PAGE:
MANILA, Jan. 31, 2014— More leaders of the Catholic Church from other countries are coming to the Philippines to visit and help areas decimated by Typhoon Yolanda in Eastern Visayas.
Following the visit of Vatican’s Cardinal Robert Sarah to Leyte, a ranking American prelate will travel to Eastern Samar and Leyte next week to see recovery efforts in the wake of the typhoon.
The delegation will be led by Louisville Archbishop Joseph Kurtz, president of the US Conference of Catholic Bishops, and officials of the Catholic Relief Services.
Two months after the typhoon, where millions of people have been displaced, Kurtz said its disastrous effects “numb the mind”.
More than 1.1 million homes have been damaged, more than half of them totally destroyed. The death toll is more than 6,200 with more than 2,000 still missing.
“Numbers like that overwhelm everyone. That’s why on the eve of the Super Bowl, I’m packing sneakers to join a delegation with CRS to meet with Filipino church leaders and people from Samar and Leyte,” Kurtz said.
“I’ll visit Palo, just south of the city of Tacloban, and I’ll walk through rubble to let people know that the Catholic Church in the United States cares and will help,” he said.
The USCCB head will be accompanied by CRS Chairman of the Board and Oklahoma Archbishop Paul Coakley, Sr. Carol Keehan, DC, President of Catholic Health Association, and Carolyn Woo, President and CEO of CRS.
While there is no specific date yet as to when the church officials are going to Leyte and Samar, they are expected to be in the country from Feb.2 to Feb. 7.
“I and others are visiting personally so that we can wrap our hearts and minds around the situation. This firsthand look will enable us to adequately convey to fellow Catholics the spiritual, physical and emotional extent of the damage,” said Kurtz.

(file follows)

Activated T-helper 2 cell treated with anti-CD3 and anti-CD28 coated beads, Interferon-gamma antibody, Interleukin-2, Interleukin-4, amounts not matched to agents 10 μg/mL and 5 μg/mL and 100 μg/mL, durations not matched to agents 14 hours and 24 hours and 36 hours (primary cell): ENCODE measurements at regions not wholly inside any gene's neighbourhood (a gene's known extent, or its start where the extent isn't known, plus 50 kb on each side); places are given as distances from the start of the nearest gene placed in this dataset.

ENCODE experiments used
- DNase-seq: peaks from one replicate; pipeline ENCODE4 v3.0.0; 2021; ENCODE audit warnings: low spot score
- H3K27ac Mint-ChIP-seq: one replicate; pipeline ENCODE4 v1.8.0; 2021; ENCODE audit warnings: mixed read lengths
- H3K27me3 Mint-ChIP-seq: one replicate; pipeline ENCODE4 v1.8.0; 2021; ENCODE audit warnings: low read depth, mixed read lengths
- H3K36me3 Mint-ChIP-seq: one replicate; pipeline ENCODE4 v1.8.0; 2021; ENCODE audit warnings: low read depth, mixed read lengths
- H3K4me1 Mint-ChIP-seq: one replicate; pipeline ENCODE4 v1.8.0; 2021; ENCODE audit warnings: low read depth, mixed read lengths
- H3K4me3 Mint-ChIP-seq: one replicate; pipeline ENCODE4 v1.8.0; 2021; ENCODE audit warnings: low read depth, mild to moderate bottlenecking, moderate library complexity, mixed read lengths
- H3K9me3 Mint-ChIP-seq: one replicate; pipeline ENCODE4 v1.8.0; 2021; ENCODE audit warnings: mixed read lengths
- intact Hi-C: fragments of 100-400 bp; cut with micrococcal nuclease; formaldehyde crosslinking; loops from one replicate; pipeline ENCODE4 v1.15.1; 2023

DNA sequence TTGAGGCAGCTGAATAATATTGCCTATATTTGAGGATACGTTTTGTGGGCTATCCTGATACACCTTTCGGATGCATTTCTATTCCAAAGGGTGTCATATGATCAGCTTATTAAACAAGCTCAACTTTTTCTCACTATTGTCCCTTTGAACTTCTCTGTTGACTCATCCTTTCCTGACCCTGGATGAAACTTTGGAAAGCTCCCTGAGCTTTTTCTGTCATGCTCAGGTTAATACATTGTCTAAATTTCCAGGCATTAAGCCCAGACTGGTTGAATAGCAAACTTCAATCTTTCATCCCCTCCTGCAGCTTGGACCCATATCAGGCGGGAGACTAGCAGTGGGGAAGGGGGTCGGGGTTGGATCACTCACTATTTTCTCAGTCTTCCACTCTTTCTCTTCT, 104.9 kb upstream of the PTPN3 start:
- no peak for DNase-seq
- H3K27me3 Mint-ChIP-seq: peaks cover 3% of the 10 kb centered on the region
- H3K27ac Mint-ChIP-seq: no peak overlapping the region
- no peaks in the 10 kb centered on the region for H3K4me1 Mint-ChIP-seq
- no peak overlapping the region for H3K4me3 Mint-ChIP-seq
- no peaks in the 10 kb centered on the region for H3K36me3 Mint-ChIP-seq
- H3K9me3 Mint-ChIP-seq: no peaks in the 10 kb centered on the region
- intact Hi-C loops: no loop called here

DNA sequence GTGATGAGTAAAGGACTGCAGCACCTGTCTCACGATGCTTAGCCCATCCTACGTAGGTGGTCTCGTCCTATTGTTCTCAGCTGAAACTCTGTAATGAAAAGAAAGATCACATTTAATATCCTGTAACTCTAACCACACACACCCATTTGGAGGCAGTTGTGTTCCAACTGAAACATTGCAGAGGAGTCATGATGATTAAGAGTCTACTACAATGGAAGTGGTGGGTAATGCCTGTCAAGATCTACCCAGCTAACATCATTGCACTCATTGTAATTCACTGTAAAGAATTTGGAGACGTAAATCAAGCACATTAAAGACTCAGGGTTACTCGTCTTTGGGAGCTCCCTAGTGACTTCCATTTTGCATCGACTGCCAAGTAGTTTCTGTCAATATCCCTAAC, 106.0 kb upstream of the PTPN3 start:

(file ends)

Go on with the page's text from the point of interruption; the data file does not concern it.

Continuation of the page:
According to him, the Filipino diaspora in the US, more than 4 million people, make up the second largest Asian-American community in the US.
“They agonize for their homeland. This trip reflects solidarity of the church in the US with Filipinos on both sides of the Pacific. Catholicism’s liturgies and devotions are integral to the Filipino community,” he added.
The international humanitarian arm of the Catholic community in the US has earlier pledged to raise P2.2 billion for the recovery of areas ravaged by the typhoon.
The CRS said its aid efforts have now shifted from emergency assistance to long-term recovery and stability programs.
The agency committed to assist 100,000 families or 500,000 people with shelter, living supplies, water, sanitation, and livelihood.
“Of all who can help, Americans stand first in line. We understand solidarity. We’re can-do people who walk with people in need. That is part of the message I hope to deliver on Super Bowl Sunday when I land in the Philippines,” Kurtz said.
“As people at home participate in our sports tradition and root for the Seattle Seahawks or the Denver Broncos, I’ll check the score from an ocean away and immerse myself in another US tradition: showing support for people in desperate need,” he said.
Cardinal Sarah, the President of the Pontifical Council Cor Unum who visited Tacloban City last Jan. 28, earlier said that Pope Francis is considering a trip to Leyte, a home to more than one million Catholics.
During a Mass at the La Libertad Mission Church in Palo town in Leyte, one of the hardest-hit areas, he told the churchgoers: “I would not tell you the date but the Holy Father has been telling me ‘I might be also going there.’” (CBCPNews)